Torild Skard is a senior researcher in women’s studies at the Norwegian Institute of International Affairs in Oslo, specialising in women in politics. A pioneer in the women’s movement nationally and internationally, she was formerly an MP and the first woman president of the Norwegian Upper House. She has also been director for the Status of Women in UNESCO Paris, regional director in UNICEF West and Central Africa and director general in the Norwegian Ministry of Foreign Affairs. She has written numerous books and articles on women’s issues, particularly women in politics, and travels widely, studying and promoting the status of women.
Kenji Hayao argues that the Japanese prime minister can play a major if not critical role in bringing about a change in policy. In Japan the prime minister’s style is different from what is considered usual for parliamentary leaders: rather than being strong and assertive, he tends to be reactive. How did the role develop in this way? If he is not a major initiator of policy change, how and under what conditions can the prime minister make his impact felt? Finally, what are the consequences of this rather weak leadership?
In answering these questions, Professor Hayao presents two case studies (educational reform and reform of the tax system) involving Nakasone Yasuhiro to see how he be became involved in the policy issues and how he affected the process. Hayao then examines a number of broad forces that seem important in explaining the prime minister’s role in the policy process: how a leader is chosen; his relationships with other important actors in the political system - the political parties and the subgovernments; and the structure of his “inner” staff and advisors.
The 48 Laws of Power by Robert Greene is a self-help book offering advice on how to gain and maintain power, using lessons drawn from parables and the experiences of historical figures.
Power depends on the relationships between a person and those he or she seeks to control. Powerful people must cultivate their appearances to earn respect and eliminate doubt. They must practice selective honesty, misdirection, and an excess of secrecy to gain a tactical advantage. Timing is central to maintaining power, as is the ability to adapt. The array of strategies available when seeking power include mirroring the opponent’s actions and controlling the opponent’s options for action. The powerful must also cultivate a relationship with audiences by creating spectacles and feeding their need to believe in the impossible.PLEASE NOTE: This is key takeaways and analysis of the book and NOT the original book.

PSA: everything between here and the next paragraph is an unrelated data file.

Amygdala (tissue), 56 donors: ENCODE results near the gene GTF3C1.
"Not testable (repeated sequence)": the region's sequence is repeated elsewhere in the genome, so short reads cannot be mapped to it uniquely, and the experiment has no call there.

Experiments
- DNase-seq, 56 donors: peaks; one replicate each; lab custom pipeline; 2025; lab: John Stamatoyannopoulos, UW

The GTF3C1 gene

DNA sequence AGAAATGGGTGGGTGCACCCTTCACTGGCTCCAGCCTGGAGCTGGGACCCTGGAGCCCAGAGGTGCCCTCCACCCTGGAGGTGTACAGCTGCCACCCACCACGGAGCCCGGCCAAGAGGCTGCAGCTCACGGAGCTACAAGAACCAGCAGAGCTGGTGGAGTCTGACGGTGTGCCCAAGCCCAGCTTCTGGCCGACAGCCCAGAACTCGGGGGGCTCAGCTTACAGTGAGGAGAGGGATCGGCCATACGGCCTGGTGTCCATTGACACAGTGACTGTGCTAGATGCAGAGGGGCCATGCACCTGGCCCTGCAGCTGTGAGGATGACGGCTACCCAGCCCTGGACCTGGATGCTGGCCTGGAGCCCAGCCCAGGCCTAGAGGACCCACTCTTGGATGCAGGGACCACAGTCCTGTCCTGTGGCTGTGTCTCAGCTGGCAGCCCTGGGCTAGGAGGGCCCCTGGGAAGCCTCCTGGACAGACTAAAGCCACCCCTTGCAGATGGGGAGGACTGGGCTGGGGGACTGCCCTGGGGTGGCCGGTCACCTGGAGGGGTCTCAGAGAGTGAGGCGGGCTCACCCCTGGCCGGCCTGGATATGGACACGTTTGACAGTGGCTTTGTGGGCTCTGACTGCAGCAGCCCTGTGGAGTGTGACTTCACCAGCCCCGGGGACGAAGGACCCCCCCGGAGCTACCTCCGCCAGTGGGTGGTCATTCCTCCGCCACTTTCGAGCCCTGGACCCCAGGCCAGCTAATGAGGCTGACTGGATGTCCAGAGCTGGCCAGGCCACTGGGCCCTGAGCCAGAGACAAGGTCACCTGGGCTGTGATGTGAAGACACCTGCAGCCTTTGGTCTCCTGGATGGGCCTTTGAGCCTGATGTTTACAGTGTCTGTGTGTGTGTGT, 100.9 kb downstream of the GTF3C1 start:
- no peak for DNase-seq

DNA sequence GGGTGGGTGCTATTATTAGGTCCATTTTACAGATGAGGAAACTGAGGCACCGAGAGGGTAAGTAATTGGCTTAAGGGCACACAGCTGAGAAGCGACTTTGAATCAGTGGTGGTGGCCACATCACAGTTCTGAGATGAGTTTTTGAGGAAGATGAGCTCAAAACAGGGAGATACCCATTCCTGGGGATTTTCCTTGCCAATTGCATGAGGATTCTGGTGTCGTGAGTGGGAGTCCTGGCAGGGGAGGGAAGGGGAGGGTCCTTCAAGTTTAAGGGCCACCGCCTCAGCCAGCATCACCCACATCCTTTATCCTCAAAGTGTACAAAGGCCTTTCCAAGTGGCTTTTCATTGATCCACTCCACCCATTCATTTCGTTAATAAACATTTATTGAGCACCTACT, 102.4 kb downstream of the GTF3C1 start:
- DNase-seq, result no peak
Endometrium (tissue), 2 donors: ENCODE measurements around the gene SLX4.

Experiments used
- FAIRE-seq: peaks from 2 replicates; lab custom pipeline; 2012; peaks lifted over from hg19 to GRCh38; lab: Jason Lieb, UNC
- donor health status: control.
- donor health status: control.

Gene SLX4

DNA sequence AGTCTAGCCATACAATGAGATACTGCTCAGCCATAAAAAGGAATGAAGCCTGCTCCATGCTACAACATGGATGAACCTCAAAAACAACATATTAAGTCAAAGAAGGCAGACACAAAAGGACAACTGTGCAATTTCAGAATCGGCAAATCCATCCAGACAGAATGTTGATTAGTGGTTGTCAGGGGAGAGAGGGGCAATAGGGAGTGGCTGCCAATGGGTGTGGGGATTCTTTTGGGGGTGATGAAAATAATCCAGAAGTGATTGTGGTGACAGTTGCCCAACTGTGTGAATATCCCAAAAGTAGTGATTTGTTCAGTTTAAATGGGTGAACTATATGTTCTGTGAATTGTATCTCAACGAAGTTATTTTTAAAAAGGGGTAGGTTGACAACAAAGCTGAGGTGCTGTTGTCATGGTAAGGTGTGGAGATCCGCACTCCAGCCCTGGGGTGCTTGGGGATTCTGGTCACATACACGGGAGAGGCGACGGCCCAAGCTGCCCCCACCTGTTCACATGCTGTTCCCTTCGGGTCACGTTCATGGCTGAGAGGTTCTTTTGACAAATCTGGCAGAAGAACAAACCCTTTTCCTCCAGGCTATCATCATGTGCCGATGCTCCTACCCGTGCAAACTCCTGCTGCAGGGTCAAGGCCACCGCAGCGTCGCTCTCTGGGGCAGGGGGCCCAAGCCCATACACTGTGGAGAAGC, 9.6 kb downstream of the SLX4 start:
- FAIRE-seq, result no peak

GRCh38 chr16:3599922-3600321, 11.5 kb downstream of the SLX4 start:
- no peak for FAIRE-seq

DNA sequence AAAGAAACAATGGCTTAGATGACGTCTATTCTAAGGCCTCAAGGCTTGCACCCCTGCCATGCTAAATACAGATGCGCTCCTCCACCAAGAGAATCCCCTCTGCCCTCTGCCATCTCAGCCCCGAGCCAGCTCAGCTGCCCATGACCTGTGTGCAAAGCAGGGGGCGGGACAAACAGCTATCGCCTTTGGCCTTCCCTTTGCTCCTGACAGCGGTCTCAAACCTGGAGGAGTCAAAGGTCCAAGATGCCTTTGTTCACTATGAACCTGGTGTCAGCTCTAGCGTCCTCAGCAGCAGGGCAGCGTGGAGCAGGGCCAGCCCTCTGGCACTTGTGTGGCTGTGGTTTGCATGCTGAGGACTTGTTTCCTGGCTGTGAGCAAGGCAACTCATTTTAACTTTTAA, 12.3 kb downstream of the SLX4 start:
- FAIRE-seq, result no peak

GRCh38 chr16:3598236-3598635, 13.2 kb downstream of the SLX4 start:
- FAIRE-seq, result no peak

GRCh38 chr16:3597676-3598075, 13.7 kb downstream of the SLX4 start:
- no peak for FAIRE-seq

Inside this Instaread Summary of The 48 Laws of Power:
· Overview of the book
· Important People
· Key Takeaways
· Analysis of Key Takeaways
With only 6 percent of the world’s population, how long will the United States remain a global superpower? The answer, David Boren tells us in A Letter to America, depends on asking ourselves tough questions. A powerful wake-up call to Americans, A Letter to America, forces us to take a bold, objective look at ourselves.
In A Letter to America, Boren explains with unsparing clarity why the country is at a crossroads and why decisive action is urgently needed and offers us an ambitious, hopeful plan.
What the country needs, Boren asserts, are major reforms to restore the ability of our political system to act responsibly. By relying on our shared values, we can replace cynicism with hope and strengthen our determination to build a better future. We must fashion a post–Cold War foreign policy that fits twenty-first-century realities—including multiple contending superpowers. We must adopt campaign finance reform that curbs the influence of special interests and restores political power to the voters. Universal health care coverage, budget deficit reduction, affordable higher education, and a more progressive tax structure will strengthen the middle class.
Boren also describes how we can renew our emphasis on quality primary and secondary education, revitalize our spirit of community, and promote volunteerism. He urges the teaching of more American history and government, for without educated citizens our system cannot function and our rights will not be preserved. Unless we understand how we became great, we will not remain great.
The plan Boren puts forward is optimistic and challenges Americans to look into the future, decide what we want to be and where we want to go, and then implement the policies and actions we need to take us there.